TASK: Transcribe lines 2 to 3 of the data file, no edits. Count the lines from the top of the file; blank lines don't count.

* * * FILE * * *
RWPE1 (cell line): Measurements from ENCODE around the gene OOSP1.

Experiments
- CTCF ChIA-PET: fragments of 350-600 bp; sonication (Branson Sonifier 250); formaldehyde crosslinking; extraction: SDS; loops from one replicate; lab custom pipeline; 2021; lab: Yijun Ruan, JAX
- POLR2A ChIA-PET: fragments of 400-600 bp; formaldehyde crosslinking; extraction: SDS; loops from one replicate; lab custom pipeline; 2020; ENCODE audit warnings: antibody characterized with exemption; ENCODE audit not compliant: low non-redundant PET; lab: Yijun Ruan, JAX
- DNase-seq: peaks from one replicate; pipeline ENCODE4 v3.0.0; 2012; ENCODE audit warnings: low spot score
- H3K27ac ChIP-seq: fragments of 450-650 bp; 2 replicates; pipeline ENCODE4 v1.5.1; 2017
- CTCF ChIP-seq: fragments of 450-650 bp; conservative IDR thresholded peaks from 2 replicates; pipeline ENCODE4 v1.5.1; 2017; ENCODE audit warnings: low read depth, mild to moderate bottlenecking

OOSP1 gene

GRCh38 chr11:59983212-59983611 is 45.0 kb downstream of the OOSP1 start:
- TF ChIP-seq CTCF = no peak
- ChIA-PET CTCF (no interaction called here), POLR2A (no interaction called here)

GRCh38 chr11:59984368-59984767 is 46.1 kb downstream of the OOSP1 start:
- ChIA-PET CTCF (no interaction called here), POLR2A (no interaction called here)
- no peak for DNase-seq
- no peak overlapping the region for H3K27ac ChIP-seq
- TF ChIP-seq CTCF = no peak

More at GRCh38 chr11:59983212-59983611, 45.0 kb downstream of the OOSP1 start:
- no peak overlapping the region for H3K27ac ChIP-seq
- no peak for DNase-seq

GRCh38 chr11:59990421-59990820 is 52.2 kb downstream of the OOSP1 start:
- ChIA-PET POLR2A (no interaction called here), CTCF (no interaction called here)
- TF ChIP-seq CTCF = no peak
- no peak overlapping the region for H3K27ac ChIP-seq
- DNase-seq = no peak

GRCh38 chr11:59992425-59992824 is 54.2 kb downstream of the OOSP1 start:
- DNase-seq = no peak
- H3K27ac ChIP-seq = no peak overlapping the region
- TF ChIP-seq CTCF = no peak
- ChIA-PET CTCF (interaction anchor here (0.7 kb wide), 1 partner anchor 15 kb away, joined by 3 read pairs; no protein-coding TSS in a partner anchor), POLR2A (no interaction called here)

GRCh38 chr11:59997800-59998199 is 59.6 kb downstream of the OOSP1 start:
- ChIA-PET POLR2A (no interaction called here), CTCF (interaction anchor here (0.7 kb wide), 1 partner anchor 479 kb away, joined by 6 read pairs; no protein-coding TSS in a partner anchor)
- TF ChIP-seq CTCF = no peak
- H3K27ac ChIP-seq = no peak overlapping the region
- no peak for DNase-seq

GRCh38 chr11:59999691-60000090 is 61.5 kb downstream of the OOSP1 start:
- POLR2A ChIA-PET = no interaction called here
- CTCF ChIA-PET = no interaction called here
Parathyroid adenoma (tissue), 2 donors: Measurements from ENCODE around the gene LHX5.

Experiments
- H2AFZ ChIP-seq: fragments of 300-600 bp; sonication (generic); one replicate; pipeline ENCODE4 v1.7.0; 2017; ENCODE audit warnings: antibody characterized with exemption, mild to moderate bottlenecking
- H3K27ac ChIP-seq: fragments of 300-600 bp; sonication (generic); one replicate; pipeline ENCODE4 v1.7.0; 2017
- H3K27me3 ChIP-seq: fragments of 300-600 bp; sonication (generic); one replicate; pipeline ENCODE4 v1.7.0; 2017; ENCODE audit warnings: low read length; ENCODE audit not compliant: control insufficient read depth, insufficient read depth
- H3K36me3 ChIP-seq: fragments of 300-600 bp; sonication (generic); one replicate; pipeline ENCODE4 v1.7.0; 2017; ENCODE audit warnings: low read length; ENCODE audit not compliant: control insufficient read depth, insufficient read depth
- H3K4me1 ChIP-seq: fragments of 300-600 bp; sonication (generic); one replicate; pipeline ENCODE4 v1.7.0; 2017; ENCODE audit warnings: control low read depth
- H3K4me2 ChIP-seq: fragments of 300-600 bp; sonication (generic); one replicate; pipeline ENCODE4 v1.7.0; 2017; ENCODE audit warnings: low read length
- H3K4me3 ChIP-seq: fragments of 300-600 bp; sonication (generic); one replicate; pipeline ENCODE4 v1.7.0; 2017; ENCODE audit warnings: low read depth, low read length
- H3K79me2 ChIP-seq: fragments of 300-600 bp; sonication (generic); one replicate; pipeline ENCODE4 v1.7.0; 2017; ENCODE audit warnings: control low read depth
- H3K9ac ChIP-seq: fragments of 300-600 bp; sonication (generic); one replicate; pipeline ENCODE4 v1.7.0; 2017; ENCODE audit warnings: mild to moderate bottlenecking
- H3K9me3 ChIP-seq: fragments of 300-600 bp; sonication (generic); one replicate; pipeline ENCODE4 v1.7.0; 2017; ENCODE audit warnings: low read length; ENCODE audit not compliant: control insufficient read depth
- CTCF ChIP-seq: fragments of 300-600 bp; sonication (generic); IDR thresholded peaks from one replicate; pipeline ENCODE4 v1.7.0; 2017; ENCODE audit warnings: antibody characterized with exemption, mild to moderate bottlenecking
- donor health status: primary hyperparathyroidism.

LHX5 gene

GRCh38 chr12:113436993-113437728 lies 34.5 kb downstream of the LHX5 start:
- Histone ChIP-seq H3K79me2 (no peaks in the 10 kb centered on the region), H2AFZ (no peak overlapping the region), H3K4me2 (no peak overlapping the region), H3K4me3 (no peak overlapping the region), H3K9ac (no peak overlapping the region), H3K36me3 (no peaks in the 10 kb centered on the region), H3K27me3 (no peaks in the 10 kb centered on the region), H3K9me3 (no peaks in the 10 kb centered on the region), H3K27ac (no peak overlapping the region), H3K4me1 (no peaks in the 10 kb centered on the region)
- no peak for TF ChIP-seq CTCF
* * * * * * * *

Experiments
- CTCF ChIA-PET: fragments of 350-600 bp; sonication (Branson Sonifier 250); formaldehyde crosslinking; extraction: SDS; loops from one replicate; lab custom pipeline; 2021; lab: Yijun Ruan, JAX